From the beautiful carpets of tea plantations to the fresh air and lower temperatures, Cameron Highlands are a very popular destination among tourist that are looking to get away from crowded and warmer places around Malaysia, like Kuala Lumpur.
As mentioned on my previous post, it’s very easy to get there: just take a bus for RM35 ($9) and in 2-3 hours you arrive in Tanah Rata, the main town of CH. There’s a smaller town further north called Brinchang, which you can reach by foot or by taxi for about RM10 $2.50.
Apart from visiting the tea plantations, a (if not the most) popular activity is trekking. Lots of numbered jungle trails spider through the entire area, forming paths that take you to water falls, temples, mountain summits and tea plantations. Depending on your level of fitness, you can pick the path that most suits your skills. Jungle trail #1 is the hardest. You can buy a map of all the trails for about $1 around Tanah Rata or at your hostel. Father’s Guest House sells them and they have the map of each trail singularly displayed on the wall, with more details compared to the one map.
As tea plantations are closed on Mondays, most people opt for a day of trekking and exploring Brinchang. The most popular and easiest trails are #4 and #2 that pass by the Parit Falls (the Robinson Falls on track #8 are no longer a natural beauty due to the pollution brought by rude and inconsiderate tourists) and end at the entrance of the Sam Poh Temple. (Avoid tails #9 and #9a – robberies and physical assaults have been reporter to happen quite often on that path and the police are still to do something about it).
Built in 1972, this Buddhist temple is the 4th largest in the country. It is very well maintained and has a few statues, including a rather large one of Buddha, with fruits and flowers as offering and incense burning at the entrance of each hall. It’s a good way to end a long trek.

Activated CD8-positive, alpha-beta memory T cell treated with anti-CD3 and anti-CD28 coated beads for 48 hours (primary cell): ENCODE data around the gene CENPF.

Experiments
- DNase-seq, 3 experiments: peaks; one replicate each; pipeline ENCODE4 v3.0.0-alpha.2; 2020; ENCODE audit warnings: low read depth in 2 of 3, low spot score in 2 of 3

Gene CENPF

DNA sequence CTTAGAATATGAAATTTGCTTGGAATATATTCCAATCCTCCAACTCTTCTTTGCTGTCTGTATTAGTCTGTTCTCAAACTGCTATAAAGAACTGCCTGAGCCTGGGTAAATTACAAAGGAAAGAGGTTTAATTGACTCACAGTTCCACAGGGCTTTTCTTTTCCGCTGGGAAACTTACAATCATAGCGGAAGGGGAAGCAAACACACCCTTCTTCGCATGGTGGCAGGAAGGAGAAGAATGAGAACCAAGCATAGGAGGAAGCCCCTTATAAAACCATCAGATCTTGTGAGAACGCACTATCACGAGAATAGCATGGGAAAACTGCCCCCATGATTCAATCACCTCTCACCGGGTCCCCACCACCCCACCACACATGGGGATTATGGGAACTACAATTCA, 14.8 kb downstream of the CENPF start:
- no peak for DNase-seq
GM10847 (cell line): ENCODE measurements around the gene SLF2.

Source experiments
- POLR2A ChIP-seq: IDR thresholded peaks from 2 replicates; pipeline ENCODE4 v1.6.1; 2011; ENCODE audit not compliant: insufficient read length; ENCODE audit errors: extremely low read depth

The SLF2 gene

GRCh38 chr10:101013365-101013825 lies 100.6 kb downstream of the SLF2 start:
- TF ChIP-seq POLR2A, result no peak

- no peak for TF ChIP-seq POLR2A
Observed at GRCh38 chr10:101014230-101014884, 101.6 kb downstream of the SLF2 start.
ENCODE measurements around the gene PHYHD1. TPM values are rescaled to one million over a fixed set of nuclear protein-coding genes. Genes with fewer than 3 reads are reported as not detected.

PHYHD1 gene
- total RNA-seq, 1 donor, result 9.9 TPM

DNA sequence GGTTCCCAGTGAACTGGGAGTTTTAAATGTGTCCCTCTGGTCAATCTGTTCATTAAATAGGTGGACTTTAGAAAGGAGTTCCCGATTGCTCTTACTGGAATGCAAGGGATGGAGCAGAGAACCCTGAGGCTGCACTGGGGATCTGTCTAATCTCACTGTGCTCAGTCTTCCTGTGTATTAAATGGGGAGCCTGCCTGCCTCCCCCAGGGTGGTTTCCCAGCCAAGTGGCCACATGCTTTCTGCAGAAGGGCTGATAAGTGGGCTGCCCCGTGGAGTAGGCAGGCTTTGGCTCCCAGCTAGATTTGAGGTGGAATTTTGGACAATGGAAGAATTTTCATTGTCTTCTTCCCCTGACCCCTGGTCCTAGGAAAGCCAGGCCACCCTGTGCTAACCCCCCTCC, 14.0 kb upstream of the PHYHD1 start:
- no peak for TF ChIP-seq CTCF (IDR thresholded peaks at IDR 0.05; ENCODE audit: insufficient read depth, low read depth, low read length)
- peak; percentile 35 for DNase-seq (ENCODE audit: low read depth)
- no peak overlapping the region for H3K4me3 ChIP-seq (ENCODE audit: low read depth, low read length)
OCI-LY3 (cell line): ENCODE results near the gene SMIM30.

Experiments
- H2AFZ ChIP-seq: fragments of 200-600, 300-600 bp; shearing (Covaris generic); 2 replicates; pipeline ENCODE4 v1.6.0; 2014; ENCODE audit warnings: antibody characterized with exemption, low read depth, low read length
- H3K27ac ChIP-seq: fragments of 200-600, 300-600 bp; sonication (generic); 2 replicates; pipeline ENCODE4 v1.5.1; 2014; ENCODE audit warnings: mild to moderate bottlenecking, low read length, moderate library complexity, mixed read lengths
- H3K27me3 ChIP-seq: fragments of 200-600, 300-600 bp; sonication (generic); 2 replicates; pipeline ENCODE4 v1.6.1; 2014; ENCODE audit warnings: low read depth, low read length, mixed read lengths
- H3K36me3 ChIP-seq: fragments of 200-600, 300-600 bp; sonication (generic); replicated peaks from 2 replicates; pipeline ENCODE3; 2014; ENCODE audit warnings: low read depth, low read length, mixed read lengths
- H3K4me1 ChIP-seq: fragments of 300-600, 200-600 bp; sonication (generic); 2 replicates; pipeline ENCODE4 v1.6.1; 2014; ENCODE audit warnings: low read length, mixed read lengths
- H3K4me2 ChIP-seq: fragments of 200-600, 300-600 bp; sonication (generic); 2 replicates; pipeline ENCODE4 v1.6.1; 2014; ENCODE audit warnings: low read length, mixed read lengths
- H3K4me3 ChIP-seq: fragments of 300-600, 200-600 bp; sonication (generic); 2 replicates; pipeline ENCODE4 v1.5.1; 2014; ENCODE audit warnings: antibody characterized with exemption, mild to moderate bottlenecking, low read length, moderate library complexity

Now, if you are feeling adventurous or if you are quite fit, trail #1 is for you. It’s a 3km uphill path through the jungle that takes roughly 3 to 4 hours depending on your skills and ends at the summit of Gunung Birchang (2000m) – the path continues on trail #14 which takes you to the peak of Gunung Irau (2110m) and is the toughest trail of all.
You can take a taxi from Tanah Rata to the entrance of the trail for RM15 ($4).
I’m not gonna lie: it was tough (spoiler alert: I could barely walk the morning after. My body was in pain!). Despite the fresh air, the humidity made it hard to keep you dry. Sweat quickly becomes your prime accessory and dirty will start to get all over your shoes and hands. You’re going to have to grab tree branches to pull yourself up on the hardest and steepest steps and hunch down to get passed some plants.
Make sure you bring water with you and a snack in case you need some extra energy to finish the walk.
Once you find the yellow sign that says you are 680m far from the summit, be happy, but not too much. There’s still a long way to go – about half an hour or so.
Four hours and probably 3000 less calories later, the vegetation ended and the sky appeared. It was a sincere moment of joy, not only because we were finally out of the jungle and I could finally sit down, but also because I had just accomplished something out of the ordinary that not everyone can say they have done. Quite a proud moment to say the least!
There’s an observation tower right as you arrive at the top. The day was cloudy so unfortunately the view wasn’t the best, but that didn’t really matter. We were happy to be there!
At this point you don’t have much of an option, unless you arrange your plans before you leave. I saw some people arriving at the top and having a van waiting for them to take them to the Boh Tea Plantation, for instance. But having planned a DIY tour, the next step was to walk all the way down to the plantation. The map said it was a 7km downhill walk that could take approximately 60 minutes, but it turned out to be slightly longer than expected…
And I will tell you all about it, on my next post!